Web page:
I'm stepping off the LIRR (the Long Island Railroad, for those of you who aren’t familiar with the acronym), onto a raised platform...arriving at Freeport, the town of my father’s humble beginnings. (Miss you, Daddy.)
The first thing I see is the roof of what used to be Freeport Bowl, where girls made out with boys in cars. “Midnight Oasis” on the radio. “Send your camel to bed.” How about that for a lyric?
Oh and that’s where Bob’s Deli was. I walked there with Eileen when we were finally allowed to walk anywhere—got my fix of Betty and Veronica from the comic stand.
There’s the boat yard where we sneaked cigarettes. I hated cigarettes. But the sneaking was fun.
Time to call Uber. Plus, if I don’t get to the Nautical Mile soon I’m gonna pee in my pants. Then again I'm really enjoying strolling down Memory Lane.
It isn’t the prettiest home town. But it’s my home town. Some people would say it feels like they never left. I don’t feel that way. I definitely left.
I lived around the corner from a park called Cow Meadow. I never understood why. There wasn’t a cow within 50 miles.
The Freeport Kidney Center? Wow! Excellent. Proud to be from a town that hosts a kidney center. walking....walking....
What? No more Carvel? Everyone wanted a job at Carvel. But they only hired cheerleaders. I guess cheerleaders were good for business. Some more walking...
There’s Rocky’s Central Serivce Station. My Dad loved Rocky. He trusted Rocky. Rocky cried when my Dad died. I wonder if Rocky's still alive. Maybe his son Roni is running the business now. Roni—who wanted to be a Rockstar. He looked and sounded like Bruce Springsteen. But as we all know you can’t make it by looking and sounding like somebody else. We have to be ourselves and hope that they get us.
OMG, Randall Park. This is where I discovered I ran faster than most of the 5th grade boys. I’m not sure if that was a good thing. Fuck! It was a good thing. Ladies: Don’t slow down for anyone!
And there's Giblyn Elementary School—all the classrooms had one little bathroom and my teacher Miss Nash, who clearly had it out for me, (I don’t know why—I was 10 years old for God sakes), gave Eric permission to use it while (she knew) I was in it. He opened the door and there I was sitting on the porcelain for the whole class to see. I mean WTF? My mother was never overly protective but when I told her what happened she yanked me out of Miss Nash’s class so fast, that bitch didn't know what hit her. Thank you, Mommy. (Miss you too).
God, Now I really have to pee. I think I might literally be peeing in my pants.
I hope they have lobster at Hudson’s. And a bathroom. Turning the corner. Almost there.
There’s where The Mermaid was. It got washed away in Sandy. I waitressed at the Mermaid summers out of college in order to afford that tomato red piece of crap VW—the one that wouldn't re-start if you turned it off while it was hot. Boyle, McCabe and I drove all the way to Frt. Lauderdale from U of Md. one spring break without turning the engine off once. One of those summers was the summer of Son of Sam and Long Island was a scary place for a girl with long dark hair. That was also the summer I was getting over the boy for whom I would write 100 songs.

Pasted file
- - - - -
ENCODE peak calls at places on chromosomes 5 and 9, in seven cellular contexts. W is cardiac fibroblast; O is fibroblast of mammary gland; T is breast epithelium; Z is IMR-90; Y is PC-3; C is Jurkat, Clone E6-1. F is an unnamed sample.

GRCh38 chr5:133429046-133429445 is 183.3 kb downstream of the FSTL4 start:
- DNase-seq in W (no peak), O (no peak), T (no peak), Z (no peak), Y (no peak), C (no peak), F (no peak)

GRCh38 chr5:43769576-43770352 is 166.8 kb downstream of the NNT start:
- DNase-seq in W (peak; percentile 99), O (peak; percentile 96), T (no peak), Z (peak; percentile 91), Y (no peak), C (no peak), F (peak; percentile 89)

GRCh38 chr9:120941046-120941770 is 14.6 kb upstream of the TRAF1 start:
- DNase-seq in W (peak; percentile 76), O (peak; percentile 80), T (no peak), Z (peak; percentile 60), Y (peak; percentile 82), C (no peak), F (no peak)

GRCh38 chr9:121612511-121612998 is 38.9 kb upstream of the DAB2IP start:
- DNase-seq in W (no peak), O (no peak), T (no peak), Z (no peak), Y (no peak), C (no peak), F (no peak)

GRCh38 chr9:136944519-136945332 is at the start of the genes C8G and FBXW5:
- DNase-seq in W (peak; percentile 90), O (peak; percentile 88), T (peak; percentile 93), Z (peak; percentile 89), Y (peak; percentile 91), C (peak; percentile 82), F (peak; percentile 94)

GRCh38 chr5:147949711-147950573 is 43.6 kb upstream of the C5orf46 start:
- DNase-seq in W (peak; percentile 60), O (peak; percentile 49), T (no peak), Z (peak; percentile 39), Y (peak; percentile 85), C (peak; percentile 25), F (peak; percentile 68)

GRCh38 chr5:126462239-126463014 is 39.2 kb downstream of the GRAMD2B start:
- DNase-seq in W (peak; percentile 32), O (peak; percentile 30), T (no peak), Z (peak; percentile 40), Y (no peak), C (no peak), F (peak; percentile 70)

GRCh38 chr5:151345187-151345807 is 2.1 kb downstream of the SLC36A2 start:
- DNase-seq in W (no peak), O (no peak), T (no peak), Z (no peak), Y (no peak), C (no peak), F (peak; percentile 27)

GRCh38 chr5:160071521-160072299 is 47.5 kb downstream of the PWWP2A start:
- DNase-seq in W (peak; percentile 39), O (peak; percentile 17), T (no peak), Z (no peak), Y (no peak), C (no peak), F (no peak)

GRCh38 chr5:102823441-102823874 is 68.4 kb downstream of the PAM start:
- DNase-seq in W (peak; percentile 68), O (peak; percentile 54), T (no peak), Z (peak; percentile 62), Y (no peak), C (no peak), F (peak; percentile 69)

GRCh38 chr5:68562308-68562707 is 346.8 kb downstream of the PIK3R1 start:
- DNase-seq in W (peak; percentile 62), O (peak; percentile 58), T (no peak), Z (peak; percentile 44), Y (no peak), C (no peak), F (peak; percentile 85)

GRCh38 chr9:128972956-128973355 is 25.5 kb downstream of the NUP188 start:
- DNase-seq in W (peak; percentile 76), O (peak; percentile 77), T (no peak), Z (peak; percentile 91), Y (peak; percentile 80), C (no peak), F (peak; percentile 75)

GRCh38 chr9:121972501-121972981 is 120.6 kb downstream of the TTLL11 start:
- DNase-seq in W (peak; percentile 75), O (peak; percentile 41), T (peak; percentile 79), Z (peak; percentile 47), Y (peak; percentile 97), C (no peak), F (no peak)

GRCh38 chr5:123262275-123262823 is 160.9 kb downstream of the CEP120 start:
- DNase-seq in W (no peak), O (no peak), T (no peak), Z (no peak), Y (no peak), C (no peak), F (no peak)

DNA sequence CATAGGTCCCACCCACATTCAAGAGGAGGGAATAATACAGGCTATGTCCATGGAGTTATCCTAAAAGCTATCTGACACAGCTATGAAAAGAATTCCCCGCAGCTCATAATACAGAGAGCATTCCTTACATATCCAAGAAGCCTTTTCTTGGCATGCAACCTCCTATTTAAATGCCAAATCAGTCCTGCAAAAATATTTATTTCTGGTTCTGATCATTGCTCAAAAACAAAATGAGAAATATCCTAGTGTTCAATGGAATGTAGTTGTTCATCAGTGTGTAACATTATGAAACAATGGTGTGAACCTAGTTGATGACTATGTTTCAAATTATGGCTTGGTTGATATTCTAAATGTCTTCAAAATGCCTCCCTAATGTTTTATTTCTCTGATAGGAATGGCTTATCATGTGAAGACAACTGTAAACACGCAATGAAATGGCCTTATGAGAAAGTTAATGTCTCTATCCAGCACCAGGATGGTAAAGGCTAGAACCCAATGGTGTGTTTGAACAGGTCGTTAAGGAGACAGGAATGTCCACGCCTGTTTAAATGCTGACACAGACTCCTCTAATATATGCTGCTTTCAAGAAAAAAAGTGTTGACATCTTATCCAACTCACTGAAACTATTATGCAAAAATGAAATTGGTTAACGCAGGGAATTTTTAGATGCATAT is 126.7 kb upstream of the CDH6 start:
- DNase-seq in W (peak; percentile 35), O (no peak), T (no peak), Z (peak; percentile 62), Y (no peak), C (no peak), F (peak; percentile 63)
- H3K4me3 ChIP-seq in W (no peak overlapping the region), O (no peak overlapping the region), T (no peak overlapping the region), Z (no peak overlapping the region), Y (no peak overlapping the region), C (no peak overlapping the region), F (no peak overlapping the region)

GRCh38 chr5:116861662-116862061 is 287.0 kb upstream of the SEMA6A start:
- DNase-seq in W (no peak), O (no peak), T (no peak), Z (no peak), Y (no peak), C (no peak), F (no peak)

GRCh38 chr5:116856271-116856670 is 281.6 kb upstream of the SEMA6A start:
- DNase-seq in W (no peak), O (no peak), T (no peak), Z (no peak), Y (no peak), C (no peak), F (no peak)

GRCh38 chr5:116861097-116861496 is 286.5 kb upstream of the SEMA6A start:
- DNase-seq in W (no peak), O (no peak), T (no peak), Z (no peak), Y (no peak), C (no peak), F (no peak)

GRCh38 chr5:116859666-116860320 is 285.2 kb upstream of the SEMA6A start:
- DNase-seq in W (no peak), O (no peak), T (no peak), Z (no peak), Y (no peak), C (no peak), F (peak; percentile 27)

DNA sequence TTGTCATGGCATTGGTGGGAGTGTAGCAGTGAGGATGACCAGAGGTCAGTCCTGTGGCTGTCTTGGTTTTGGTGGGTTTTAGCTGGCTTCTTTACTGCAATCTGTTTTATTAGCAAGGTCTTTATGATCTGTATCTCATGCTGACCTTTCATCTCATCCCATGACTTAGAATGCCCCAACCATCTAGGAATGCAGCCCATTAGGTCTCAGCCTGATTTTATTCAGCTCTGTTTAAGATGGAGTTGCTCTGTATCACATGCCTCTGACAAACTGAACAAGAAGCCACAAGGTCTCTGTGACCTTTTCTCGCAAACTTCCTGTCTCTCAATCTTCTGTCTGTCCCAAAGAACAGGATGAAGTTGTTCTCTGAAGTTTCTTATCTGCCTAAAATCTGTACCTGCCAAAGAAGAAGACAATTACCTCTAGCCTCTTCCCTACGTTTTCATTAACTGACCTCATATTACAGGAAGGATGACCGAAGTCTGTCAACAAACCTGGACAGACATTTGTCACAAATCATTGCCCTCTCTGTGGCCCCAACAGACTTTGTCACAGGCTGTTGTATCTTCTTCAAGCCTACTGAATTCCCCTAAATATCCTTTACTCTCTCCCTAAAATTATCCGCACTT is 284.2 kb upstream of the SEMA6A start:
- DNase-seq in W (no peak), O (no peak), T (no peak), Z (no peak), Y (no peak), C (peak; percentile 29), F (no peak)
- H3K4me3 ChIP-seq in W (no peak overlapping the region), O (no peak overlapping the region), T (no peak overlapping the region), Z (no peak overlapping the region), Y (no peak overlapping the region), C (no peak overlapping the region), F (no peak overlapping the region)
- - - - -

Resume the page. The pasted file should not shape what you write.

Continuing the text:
I arrive at Hudsons. There are the gals. Hiiiiiiiiii!!!! HUGS. Where’s the effing ladies room?
We play ‘remember when’ and ‘what ever happened to him/her’? You look great. You haven’t changed a bit! It's all true. They seem more grounded. My Long Island accent (and attitude) is creeping back. The DJ is spinning a remix of "Don't Stop Til You Get Enough." I love it, but I can't hear anything anymore. So now I'm reading lips.
I get my lobster. Many beers. And then I tell them I want to visit the house I grew up in. One of the Lisas looks at me like I’m out of my mind. Then offers to drive.
There it is. Same aluminum siding...I trot up the front steps with my eyes closed. I know exactly how many steps there are. I’m nervous about ringing the bell but that’s what I’m here for. Ding Dong. Someone answers. And…she invites me in.
All the rooms are smaller than I remember. How did we fit so many people around a table at Thanksgiving? The wallpaper in the kitchen hasn't changed. There’s a ceiling fixture in the hallway, that my parents bought at Fortunoff’s circa 1972. Still there. Look!
My room! My room! Can I see my room? And the backyard where I did a million cartwheels, twirled my baton, celebrated my Sweet 16.
The wall colors are different. The carpet has been pulled up. But the ghost of my family is here. I can feel us. But it’s not ours anymore. This hometown, this house, that bedroom. I must let go.
I want to cry. But that wouldn’t be fair to the nice lady who let me in. I hold back the tears. I thank her. I hug her. I leave. I cry on the driveway walking back to Lisa’s car. But I'm happy.
Lisa drives me back to the LIRR so I can return to the city.
It's good to remember where you're from, what helped shape who you've become. Humbling to realize that towns live on without you. And that you live on after you leave your town.
The house that built me. The town that made me.
I loved this day.
You can go home again.
I recommend it highly.
Thanks for reading! Did I mention that Confessions of a Serial Songwriter is now an audio book, narrated by me? And that if you sign up for Audible you get your first book for free? It's all true...and also...feel free to Sign up for this Blog! Please give a like to my Serial Songwriter Facebook Page, Follow me on Twitter and Instagram. Check out my whole website.